A divorce usually causes havoc on everyone (most of all the children), and can have long lasting effects. One of the common misconceptions in a divorce, however, is that of debt allocation, and who is ultimately responsible for the different debts incurred by the married couple.
During a marriage, most people will incur certain debt, whether it is for a car, a house or credit cards (among other things). When a couple incurs the debt, usually both will sign the promissory note or the agreement. This makes both of them equally liable to the bank, credit card company or other creditor for that debt. When the couple obtains a divorce, the court will allocate (or the parties will agree) that one of them becomes responsible for some of the debts, and the other is responsible for the rest of the debt, or both are jointly responsible for some of the debt. This becomes part of the divorce judgment of the court.
Many people believe that if the other party is responsible for a certain debt under the divorce, that they no longer are responsible to the creditor for that debt. This is not the case. The bank or creditor entered into an agreement with both parties, and they are entitled to look to both parties for payment, regardless of the divorce judgment. The creditor was not a party in the divorce, so the divorce court cannot bind the creditor. The creditor’s rights are not affected by the divorce. Thus, a person who thought they would not be required to pay a certain debt after divorce, may find himself or herself paying that debt. Such a person may have a right to file a contempt motion against the ex-spouse who was obligated to pay under the divorce judgment, but that will not affect that person’s obligation to the creditor.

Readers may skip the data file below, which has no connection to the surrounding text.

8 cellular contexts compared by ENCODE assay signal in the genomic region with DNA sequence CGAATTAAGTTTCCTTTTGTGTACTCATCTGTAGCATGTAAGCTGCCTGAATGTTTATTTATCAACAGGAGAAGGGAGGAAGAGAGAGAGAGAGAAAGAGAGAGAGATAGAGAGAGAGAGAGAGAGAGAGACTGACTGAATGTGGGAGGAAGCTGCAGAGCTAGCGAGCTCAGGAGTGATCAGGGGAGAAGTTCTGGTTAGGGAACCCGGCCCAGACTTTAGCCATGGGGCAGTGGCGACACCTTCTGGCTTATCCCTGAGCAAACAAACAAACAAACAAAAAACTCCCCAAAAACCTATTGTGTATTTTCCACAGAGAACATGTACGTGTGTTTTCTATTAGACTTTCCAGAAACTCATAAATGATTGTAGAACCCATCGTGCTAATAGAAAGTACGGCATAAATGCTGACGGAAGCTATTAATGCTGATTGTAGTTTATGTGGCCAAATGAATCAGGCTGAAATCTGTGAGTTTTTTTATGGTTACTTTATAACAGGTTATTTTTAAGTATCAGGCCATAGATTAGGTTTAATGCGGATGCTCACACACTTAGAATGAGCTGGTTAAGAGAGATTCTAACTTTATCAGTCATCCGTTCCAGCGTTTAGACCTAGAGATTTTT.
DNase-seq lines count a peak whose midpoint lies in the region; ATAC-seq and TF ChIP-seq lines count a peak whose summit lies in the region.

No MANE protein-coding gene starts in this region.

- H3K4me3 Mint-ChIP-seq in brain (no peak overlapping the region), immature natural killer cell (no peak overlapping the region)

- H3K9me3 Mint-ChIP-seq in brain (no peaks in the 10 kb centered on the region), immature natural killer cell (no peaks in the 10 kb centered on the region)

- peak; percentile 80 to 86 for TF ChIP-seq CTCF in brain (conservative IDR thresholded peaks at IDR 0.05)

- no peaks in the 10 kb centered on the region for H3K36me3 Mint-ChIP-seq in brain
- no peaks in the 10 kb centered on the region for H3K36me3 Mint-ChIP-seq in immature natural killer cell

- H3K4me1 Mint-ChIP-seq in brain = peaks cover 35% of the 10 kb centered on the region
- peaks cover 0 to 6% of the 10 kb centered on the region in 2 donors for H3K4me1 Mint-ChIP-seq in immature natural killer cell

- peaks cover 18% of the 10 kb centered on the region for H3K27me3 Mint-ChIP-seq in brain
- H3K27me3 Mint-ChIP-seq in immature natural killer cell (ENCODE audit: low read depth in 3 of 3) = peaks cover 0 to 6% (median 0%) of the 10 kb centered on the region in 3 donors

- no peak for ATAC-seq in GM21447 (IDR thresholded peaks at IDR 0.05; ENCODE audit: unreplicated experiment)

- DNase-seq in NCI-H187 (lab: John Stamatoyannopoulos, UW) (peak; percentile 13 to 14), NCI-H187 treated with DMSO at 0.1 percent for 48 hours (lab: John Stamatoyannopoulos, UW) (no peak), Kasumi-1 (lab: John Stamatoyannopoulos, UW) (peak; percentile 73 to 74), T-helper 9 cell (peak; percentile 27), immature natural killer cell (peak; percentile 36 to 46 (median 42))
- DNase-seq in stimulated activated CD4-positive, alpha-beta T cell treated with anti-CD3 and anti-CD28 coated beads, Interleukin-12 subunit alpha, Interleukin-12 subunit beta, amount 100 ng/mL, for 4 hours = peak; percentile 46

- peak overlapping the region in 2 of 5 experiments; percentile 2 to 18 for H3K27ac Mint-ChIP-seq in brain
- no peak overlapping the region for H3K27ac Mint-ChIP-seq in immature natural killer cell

Continuing to be liable on the debt of the marriage results in two problems. First, it becomes particularly worrisome in a situation where the ex-spouse who is obligated to pay loses a job and can’t pay, moves away and doesn’t pay, or files bankruptcy. A creditor is going to take the path of least resistance to getting paid. In those situations that means suing the spouse that still is employed or that they can find. Furthermore, it may mean suing the spouse that did not file bankruptcy. (If the obligated spouse files bankruptcy, the other spouse may not even be able to file a contempt motion!)
Second, the obligated spouse may be continuing to pay the debt as required under the divorce judgment, but the non-obligated spouse’s credit rating is still affected. For instance, if the debt is a mortgage on a house, the non-obligated spouse’s ability to borrow may be reduced because the mortgage obligation still appears on the non-obligated spouse’s credit report. It may be more difficult to obtain financing for a new house or car because of the old marital debt. Many times discussions with the lender will alleviate their concerns, but it will take time and delay the desired financing.
One should be very careful during and after a divorce when it comes to debt. Your obligation may not be over until your ex-spouse’s obligation is over.
This article is meant to be informative only, and is not intended to be legal advice for any person. It cannot be relied upon for any specific situation. You should consult with an attorney and describe the facts of your particular situation and obtain his or her advice before taking action in a specific case.
Ronald G. Aseltine, Esq., practices law at 42 Main Street, Livermore Falls, ME. He also has an office in Wilton.